Building Mental Muscle

I listened to a really insightful Asian Boss Girl podcast episode (no. 44) where Christine Chen was interviewed about mental health. The episode discussed building resilience and how we can build our mental muscles. Which got me thinking: can it really be done?


I suppose everything is about perspective. One quote that I thought was quite beautiful was: “Instead of looking for calm waters, learn to ride the waves.” Beautiful. I guess it’s a nicer way to say: don’t run away from, or ignore, your problems. To sit with it, and deal with it.

I suppose, of course, it really does depend how choppy the waters are. If you are drowning, you have to try and catch a breath and rest; whilst if you’re treading water or paddling then it doesn’t seem so bad a situation. Everyone has their own threshold – a paddling pool to someone may look like stormy seas to another. Of course, this is being applied to safe situations.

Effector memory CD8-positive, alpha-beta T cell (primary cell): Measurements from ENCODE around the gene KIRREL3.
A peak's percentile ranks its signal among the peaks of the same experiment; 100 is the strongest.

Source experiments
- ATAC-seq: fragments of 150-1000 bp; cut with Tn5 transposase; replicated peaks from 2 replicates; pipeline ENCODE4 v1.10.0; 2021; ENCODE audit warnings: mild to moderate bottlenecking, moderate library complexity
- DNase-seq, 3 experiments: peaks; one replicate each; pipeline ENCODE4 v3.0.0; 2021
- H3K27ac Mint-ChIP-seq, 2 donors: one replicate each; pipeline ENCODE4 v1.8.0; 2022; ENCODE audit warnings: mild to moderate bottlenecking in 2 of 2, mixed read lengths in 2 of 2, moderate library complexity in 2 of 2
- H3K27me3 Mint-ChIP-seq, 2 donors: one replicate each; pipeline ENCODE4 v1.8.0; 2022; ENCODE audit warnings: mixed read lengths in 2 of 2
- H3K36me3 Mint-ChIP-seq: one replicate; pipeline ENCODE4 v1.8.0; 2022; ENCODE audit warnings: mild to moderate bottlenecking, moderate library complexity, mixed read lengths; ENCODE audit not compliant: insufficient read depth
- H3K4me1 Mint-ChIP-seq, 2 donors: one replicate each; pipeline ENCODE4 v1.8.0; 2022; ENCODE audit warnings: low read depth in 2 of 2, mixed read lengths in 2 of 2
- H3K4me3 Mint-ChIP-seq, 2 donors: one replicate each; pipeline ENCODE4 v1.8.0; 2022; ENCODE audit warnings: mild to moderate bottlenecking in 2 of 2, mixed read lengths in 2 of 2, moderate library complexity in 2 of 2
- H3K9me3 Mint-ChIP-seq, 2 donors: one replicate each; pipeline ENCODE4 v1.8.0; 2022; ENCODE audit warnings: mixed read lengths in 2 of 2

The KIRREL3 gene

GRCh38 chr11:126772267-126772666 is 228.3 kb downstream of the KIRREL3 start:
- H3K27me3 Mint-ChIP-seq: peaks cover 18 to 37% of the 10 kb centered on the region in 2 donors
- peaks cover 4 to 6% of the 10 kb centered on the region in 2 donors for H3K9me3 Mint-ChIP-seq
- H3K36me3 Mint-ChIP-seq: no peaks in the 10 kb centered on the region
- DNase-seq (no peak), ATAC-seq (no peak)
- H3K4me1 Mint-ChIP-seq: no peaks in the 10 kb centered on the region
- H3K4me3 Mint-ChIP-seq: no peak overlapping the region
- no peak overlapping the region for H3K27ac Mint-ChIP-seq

When sitting with your situation and when decisions need to be made, Chen advised to “Choose love, not fear; to make decisions from love not fear.” This I do not do. I have made many a decision out of fear! Fear of not being able to pay rent so I accept the first job offer made. Fear of missing out so I (used to) attend all social gatherings instead of resting up at home (pre-Covid of course). Fear of looking like an imposter so I work extra hard putting in long hours when fresh eyes can really save the day.

But since pandemic and lockdown I’ve begun to see, and maybe agree with, this way of thinking. How I should buy a property that I love and not the first ok property out of fear of missing out on the current stamp duty holiday. How I should see people that I would love to see and not out of fear of obligation or missing out.

Another saying that caught my attention was: “Life happens for me, not to me.” I interpreted that as being more active in making life decisions, instead of passively letting things happen and run their course. A little difficult now with the pandemic where I’ve seen people waiting to get married.